Lewis Martin, 29th U.S. Colored Troops

Re-enactor Robert Davis of Springfield, left, worked with Kathy Heyworth to memorialize Pvt. Lewis Martin (Courtesy Donna Catlin)

Re-enactor Robert Davis of Springfield, left, worked with Kathy Heyworth to memorialize Pvt. Lewis Martin (Courtesy Donna Catlin)

This entry has been updated — ed.

Lewis Martin (1840-92) was a free black man who served in the 29th regiment. U.S. Colored Troops during the Civil War. He was severely wounded in the Battle of the Crater before Petersburg, Va., on July 30, 1864, and his right arm and left leg had to be amputated.

A photo of Martin taken to document his pension application is an iconic image of the horrendous injuries the war inflicted on many combatants, black or white.

Martin (whose first name is sometimes spelled “Louis”) died in Springfield in 1892.

The Battle of the Crater was a debacle for the Union, and especially for African American soldiers. Union engineers had dug a tunnel below Confederate fortifications outside Petersburg, which was a key objective in the Union thrust toward Richmond, Va., the Confederate capital. The tunnel then was packed with explosives and blown up.

Once the giant mine exploded, the plan was for Union troops to flood through the opening and overwhelm Petersburg’s defenders. USCT units, including the 29th, had been scheduled to lead the attack and had trained for the assignment. At the last minute, however, Gens. George Meade and Ambrose Burnside ordered white soldiers tmartin pico assault the breach first. The result was that the crater became a death trap for the attackers, not the defenders.

The USCT regiments went into the crater at the end of the assault instead of the beginning. Despite gaining more ground than its white counterparts had, the USCT also was turned back, and Confederates massacred surrendering or wounded black soldiers. Martin, however, did not fall into Confederate hands, and his wounds were treated at hospitals in northern Virginia and, later, Washington, D.C.

Martin, who had relatives in Alton, lived in Springfield late in life and was well known. He was a member of John A. Bross Post (the local African American unit) of the Grand Army of the Republic, and the Illinois State Journal took note when Martin collapsed during funeral services for Capt. John G. Mack, the GAR’s state mustering officer, in October 1887:

Louis Martin, the brave fragment of a veteran of Bross post, fainted yesterday afternoon at the cemetery while in attendance upon the funeral of Capt. Mack. The walk was too much for him. He is minus a leg and an arm and has several marks of affection received from the boys who pointed their muskets north.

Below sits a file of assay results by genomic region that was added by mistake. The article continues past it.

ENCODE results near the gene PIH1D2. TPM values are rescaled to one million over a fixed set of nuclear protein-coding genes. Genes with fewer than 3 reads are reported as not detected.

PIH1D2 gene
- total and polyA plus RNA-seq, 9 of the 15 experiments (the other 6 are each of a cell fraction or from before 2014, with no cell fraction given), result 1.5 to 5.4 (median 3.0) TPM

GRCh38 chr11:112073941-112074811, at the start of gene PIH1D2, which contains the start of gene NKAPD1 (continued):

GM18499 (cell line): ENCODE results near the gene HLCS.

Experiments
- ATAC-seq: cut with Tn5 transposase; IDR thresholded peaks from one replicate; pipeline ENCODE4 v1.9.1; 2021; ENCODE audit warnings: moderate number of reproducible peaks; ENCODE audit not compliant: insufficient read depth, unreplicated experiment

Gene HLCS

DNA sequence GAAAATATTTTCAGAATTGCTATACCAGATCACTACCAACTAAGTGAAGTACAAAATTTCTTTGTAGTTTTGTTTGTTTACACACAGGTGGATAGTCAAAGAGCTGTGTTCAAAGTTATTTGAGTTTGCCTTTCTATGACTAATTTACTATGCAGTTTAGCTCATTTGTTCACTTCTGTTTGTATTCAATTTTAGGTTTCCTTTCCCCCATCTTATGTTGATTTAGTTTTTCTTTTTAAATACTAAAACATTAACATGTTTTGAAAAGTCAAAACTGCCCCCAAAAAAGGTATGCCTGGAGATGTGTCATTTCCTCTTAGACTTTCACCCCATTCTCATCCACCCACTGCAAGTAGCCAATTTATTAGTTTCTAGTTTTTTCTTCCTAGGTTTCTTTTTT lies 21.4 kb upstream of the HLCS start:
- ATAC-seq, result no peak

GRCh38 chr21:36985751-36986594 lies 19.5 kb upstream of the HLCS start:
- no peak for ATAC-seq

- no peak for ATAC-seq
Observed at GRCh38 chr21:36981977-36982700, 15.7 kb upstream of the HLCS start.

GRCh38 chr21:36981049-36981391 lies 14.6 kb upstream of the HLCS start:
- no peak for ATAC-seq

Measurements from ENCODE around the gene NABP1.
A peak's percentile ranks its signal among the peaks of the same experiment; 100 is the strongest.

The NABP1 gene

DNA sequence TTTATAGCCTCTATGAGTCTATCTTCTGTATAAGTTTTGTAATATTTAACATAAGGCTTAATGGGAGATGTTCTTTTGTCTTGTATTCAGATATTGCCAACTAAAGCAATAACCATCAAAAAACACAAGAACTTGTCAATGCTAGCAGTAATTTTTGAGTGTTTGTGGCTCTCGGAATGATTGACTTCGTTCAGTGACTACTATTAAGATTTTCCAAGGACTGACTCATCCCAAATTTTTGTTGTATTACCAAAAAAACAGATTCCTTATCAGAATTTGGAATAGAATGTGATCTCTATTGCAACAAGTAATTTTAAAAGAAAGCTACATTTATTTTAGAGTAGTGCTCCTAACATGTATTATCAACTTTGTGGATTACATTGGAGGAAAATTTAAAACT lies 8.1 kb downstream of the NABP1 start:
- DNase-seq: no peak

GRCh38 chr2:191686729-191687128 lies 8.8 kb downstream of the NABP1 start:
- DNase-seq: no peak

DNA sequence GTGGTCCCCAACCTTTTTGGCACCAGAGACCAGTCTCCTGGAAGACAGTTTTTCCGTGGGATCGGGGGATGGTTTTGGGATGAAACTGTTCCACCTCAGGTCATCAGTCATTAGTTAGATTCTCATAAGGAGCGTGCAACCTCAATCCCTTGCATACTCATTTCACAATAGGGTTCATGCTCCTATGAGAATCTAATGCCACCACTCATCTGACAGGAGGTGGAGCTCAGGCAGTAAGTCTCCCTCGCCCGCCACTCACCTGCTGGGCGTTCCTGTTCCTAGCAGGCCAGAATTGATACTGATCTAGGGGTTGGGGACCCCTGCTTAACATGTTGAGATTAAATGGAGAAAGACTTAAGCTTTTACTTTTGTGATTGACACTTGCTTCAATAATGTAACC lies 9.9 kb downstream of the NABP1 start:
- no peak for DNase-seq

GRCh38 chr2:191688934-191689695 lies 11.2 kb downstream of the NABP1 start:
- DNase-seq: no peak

Martin lived on a pension of $72 a month, according to newspaper accounts of his death. In 1889, he received $6,500 in back pension payments, part of which he used to buy property along West Jefferson Street, including the house at Lincoln and Jefferson where a caregiver found his dead body on Jan. 26, 1892.

His tombstone lists the cause of Martin’s death as stroke. Newspaper articles when he died, however, said Martin probably died of exposure and the effects of alcoholism. “(H)e drank very hard,” the Illinois State Register reported. An inquest reached the same conclusion.

Martin was buried in an unmarked grave in the pauper’s section of Oak Ridge Cemetery. Local researcher Kathy Heyworth identified Martin as the subject of the photo above and located his grave in 2012. (See Dave Bakke’s May 16, 2012, column in The State Journal-Register for more about Martin and the effort to recognize his grave.)

Martin’s resting place finally received a headstone on Nov. 2, 2013.

Note on Bross Post, GAR: Springfield had three Grand Army of the Republic posts in the late 1800s — Stephenson Post, Mendell Post (both composed of white Union veterans of the Civil War) and Bross Post, the “colored” post.

Bross Post, named after Col. John A Bross, the white commander of the 29th USCT, who was killed in the Battle of the Crater, was founded in 1886. The post had 17 charter members, although it enrolled 10 more the next year. The first commander was Henry Vantrece.

Bross Post disbanded in 1913, according to researcher Kathy Heyworth, although a women’s auxiliary unit apparently continued to operate. The John A. Bross Post Women’s Relief Corps held a tag day in Springfield in August 1942 to benefit black World War II soldiers and their families. Mrs. Emma Gibbs was president and Mrs. Frankie Washington was secretary of the relief corps at that point.

More information: Much more detail about the life of Lewis Martin and other local black Civil War veterans is available in Kathy Heyworth’s well-researched book, Private Lewis Martin and African-American Civil War Soldiers in Springfield, Illinois (2015). It is available at Prairie Archives, south side of the Old Capitol Plaza, for $10 per copy or directly from Heyworth at $12 per copy, postpaid. Contact kathyheyworth@gmail.com.

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